EVERETT — An Edmonds man on trial for the 1972 killing of a 20-year-old woman killed himself just before a jury convicted him of murder, police said.

On Monday, a jury found 78-year-old Terrence Miller guilty of first-degree murder, despite a defense motion to dismiss the case due to the defendant’s death, The Herald reported.

After a two-week trial, Miller was convicted of shooting Jody Loomis when she was on a bike ride to see her horse. A jury deliberated Friday afternoon and Monday morning before finding Miller guilty in Snohomish County Superior Court.

Miller died at his home, according to the Snohomish County Sheriff’s Office.

The official cause and manner of death will be determined by the county medical examiner’s office.

Miller was not behind bars because he posted $1 million bond last year. The judge ordered him to surrender weapons, and he had been supervised by a private electronic home monitoring company.

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A detail from a graphic shows a photo of Jody Loomis, who was killed in 1972. (Ken Lambert / The Seattle Times)
A detail from a graphic shows a photo of Jody Loomis, who was killed in 1972. (Ken Lambert / The Seattle Times)

“I’m glad that we got to hear the verdict,” said the lead sheriff’s detective in the case, Jim Scharf. “I think that was good for the (Loomis) family.”

At the center of the trial was DNA in the form of semen recovered from a boot worn by Loomis on Aug. 23, 1972. It went unnoticed by investigators at multiple agencies until a state crime lab technician discovered it in 2008 as part of a renewed effort by the sheriff’s cold-case team to solve the crime.

A somewhat degraded genetic profile was analyzed and used to rule out potential suspects.

Then in 2018, the private forensic experts at Parabon Nanolabs extracted a genetic profile that could be uploaded to public ancestry websites, the first step in an investigative technique known as forensic genealogy. An Oregon genealogist, Deb Stone, built the suspect’s family tree based on the DNA, looking for a spot where the limbs intersected. It’s the same forensic tool police in California used to track down a suspect in the Golden State Killer case.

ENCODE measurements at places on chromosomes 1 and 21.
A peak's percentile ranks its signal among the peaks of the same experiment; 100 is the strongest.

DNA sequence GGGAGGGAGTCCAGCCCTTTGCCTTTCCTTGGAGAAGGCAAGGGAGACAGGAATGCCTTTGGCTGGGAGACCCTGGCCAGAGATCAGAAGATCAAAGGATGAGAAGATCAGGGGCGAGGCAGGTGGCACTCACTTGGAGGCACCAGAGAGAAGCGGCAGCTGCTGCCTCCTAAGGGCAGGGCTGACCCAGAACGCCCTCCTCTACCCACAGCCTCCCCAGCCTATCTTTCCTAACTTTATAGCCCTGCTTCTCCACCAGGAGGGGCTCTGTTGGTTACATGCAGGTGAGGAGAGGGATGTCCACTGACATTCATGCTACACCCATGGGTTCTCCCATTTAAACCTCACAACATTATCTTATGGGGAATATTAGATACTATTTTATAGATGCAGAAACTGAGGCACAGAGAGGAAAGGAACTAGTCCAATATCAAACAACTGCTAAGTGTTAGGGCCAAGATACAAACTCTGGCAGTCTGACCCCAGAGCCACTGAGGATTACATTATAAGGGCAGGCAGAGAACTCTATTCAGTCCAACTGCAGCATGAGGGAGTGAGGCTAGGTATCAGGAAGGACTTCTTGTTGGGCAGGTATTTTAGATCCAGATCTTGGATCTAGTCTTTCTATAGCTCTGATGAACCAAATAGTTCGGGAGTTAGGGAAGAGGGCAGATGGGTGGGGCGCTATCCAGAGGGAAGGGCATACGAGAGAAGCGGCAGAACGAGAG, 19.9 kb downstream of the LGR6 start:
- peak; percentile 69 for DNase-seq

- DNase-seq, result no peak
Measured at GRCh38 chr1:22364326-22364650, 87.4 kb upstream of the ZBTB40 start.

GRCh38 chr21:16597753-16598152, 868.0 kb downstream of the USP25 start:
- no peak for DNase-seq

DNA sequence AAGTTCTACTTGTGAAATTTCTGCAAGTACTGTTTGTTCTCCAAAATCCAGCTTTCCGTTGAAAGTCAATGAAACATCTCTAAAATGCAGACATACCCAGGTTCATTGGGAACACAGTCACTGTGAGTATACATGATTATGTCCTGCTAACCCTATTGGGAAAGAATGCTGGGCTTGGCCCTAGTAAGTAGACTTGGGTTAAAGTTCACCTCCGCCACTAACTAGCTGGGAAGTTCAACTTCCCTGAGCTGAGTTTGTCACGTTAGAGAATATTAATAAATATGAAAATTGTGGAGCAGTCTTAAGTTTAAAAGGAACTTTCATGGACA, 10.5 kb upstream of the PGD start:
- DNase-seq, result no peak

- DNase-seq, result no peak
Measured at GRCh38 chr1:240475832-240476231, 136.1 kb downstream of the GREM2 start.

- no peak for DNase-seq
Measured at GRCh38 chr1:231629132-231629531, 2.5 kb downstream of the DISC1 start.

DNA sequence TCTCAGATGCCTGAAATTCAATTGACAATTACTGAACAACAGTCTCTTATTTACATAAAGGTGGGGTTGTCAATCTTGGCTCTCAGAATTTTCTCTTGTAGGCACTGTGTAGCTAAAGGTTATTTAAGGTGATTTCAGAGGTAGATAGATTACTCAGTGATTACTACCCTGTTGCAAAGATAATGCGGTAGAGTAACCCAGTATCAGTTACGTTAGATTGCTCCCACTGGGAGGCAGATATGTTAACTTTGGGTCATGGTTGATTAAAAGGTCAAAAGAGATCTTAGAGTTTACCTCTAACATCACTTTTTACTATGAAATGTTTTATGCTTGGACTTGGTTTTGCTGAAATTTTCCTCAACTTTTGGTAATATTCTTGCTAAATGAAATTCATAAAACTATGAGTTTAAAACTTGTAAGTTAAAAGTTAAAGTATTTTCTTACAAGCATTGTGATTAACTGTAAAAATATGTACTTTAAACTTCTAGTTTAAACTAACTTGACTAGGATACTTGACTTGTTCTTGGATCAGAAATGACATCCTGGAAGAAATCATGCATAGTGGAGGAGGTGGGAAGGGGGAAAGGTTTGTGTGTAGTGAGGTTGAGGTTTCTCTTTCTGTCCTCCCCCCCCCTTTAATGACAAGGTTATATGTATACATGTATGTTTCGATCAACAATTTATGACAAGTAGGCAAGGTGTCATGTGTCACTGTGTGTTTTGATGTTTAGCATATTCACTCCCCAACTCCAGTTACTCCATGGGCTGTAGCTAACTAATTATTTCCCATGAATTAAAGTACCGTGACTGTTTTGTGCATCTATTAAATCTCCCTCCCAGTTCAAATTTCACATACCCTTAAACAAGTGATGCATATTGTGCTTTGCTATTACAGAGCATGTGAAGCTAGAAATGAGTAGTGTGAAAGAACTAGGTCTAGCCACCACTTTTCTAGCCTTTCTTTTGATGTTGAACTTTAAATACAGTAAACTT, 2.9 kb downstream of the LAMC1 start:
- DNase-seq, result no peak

The genealogist’s research led investigators to Terry Miller, a retired heavy-equipment operator from Edmonds who was running a ceramics shop with his wife.

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An undercover police task force picked up coffee cups he threw away at Tulalip Resort Casino. The state crime lab tested saliva on the cup, and the results came back as an apparent match for DNA on the boot.

Sheriff’s detectives arrested Miller in April 2019. His defense maintained his innocence in closing arguments Friday.

Miller and Loomis did not know each other.

How to find help

If you are experiencing suicidal thoughts or have concerns about someone else who may be, call the National Suicide Prevention Lifeline at 1-800-273-TALK (8255). You will be routed to a local crisis center where professionals can talk you through a risk assessment and provide resources in your community. https://suicidepreventionlifeline.org/